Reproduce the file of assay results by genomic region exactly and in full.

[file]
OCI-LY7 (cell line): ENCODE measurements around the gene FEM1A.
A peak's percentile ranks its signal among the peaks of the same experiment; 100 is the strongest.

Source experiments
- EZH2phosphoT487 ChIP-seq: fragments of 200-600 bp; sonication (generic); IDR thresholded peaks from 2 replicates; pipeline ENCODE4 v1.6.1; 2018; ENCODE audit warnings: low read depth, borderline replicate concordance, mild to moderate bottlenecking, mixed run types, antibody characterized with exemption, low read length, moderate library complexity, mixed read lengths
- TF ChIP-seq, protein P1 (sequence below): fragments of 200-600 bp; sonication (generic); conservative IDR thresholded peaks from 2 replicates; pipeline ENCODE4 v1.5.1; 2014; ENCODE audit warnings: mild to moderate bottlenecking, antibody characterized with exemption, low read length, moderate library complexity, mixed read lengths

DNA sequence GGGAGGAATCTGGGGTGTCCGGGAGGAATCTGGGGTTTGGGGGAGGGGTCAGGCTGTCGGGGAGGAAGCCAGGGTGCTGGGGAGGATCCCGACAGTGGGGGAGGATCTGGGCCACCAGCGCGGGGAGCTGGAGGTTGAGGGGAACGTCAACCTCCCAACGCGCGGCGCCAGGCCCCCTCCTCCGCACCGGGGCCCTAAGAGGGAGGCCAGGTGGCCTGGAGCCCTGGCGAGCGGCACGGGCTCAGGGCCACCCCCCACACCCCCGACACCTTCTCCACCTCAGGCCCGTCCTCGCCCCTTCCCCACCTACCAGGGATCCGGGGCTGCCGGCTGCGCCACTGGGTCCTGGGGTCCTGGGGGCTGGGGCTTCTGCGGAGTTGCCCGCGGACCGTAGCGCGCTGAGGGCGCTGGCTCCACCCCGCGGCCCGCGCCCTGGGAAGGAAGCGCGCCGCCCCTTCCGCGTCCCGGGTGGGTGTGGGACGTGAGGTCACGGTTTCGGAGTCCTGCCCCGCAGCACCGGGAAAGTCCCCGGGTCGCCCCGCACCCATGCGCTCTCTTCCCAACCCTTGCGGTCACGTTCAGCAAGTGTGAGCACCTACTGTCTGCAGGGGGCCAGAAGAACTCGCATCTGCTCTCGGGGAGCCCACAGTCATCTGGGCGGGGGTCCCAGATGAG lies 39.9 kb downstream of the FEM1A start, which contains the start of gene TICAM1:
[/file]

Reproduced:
OCI-LY7 (cell line): ENCODE measurements around the gene FEM1A.
A peak's percentile ranks its signal among the peaks of the same experiment; 100 is the strongest.

Source experiments
- EZH2phosphoT487 ChIP-seq: fragments of 200-600 bp; sonication (generic); IDR thresholded peaks from 2 replicates; pipeline ENCODE4 v1.6.1; 2018; ENCODE audit warnings: low read depth, borderline replicate concordance, mild to moderate bottlenecking, mixed run types, antibody characterized with exemption, low read length, moderate library complexity, mixed read lengths
- TF ChIP-seq, protein P1 (sequence below): fragments of 200-600 bp; sonication (generic); conservative IDR thresholded peaks from 2 replicates; pipeline ENCODE4 v1.5.1; 2014; ENCODE audit warnings: mild to moderate bottlenecking, antibody characterized with exemption, low read length, moderate library complexity, mixed read lengths

DNA sequence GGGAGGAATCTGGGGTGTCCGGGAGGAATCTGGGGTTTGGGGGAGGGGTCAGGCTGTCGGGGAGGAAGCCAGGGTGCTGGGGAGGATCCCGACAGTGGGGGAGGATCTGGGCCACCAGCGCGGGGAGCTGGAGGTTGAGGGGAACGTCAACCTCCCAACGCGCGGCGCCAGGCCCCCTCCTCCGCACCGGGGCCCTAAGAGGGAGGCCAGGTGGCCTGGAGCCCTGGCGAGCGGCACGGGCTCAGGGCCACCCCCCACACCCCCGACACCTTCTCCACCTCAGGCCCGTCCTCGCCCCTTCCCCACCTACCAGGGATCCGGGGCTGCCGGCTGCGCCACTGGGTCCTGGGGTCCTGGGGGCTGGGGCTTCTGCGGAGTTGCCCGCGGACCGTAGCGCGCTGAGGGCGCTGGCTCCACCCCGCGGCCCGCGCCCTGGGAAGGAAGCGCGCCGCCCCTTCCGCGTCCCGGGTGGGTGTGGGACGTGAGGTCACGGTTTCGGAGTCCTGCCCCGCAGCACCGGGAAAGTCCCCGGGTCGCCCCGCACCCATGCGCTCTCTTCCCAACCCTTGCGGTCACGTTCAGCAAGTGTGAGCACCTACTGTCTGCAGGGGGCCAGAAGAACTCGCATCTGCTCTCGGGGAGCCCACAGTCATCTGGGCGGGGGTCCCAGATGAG lies 39.9 kb downstream of the FEM1A start, which contains the start of gene TICAM1: